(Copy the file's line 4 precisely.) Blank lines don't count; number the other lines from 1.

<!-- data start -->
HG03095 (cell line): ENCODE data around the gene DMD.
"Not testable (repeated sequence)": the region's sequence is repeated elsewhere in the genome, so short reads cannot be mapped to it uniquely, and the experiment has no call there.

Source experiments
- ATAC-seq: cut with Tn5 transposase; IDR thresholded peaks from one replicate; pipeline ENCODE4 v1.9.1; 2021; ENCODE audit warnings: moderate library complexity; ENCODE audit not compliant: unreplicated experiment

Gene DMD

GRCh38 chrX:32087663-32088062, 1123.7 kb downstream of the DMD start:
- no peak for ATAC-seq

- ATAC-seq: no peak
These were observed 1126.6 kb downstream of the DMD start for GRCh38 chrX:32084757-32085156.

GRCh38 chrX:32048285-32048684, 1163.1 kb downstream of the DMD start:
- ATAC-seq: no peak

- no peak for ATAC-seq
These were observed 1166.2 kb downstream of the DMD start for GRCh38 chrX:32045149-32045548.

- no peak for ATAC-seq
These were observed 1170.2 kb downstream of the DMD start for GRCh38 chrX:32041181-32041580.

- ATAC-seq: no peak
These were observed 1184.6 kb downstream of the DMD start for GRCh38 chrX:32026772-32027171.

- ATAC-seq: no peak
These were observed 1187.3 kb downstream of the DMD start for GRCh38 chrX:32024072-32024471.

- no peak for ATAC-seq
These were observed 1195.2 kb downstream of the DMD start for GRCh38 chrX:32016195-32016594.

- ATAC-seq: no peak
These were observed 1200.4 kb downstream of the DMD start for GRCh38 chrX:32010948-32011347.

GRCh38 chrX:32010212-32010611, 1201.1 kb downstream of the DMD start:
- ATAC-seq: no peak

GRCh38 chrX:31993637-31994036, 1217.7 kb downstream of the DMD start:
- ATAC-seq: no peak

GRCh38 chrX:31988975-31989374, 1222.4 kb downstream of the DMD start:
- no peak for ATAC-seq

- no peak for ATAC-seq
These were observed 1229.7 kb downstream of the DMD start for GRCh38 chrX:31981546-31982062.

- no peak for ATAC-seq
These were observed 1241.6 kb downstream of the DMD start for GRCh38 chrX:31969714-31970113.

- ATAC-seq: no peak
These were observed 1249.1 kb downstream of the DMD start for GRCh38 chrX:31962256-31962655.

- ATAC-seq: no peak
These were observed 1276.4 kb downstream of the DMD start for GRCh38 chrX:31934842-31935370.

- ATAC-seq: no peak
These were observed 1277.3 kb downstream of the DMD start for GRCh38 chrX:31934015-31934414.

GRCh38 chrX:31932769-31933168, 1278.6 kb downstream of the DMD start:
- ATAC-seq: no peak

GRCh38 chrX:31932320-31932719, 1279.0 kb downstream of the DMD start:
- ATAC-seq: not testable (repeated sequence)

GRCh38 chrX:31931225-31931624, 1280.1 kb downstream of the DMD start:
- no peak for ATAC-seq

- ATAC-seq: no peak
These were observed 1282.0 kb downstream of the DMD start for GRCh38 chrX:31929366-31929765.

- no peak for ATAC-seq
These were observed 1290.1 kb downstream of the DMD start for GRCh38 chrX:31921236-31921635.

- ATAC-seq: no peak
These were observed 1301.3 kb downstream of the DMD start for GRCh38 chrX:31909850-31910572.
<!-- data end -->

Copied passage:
- ATAC-seq: cut with Tn5 transposase; IDR thresholded peaks from one replicate; pipeline ENCODE4 v1.9.1; 2021; ENCODE audit warnings: moderate library complexity; ENCODE audit not compliant: unreplicated experiment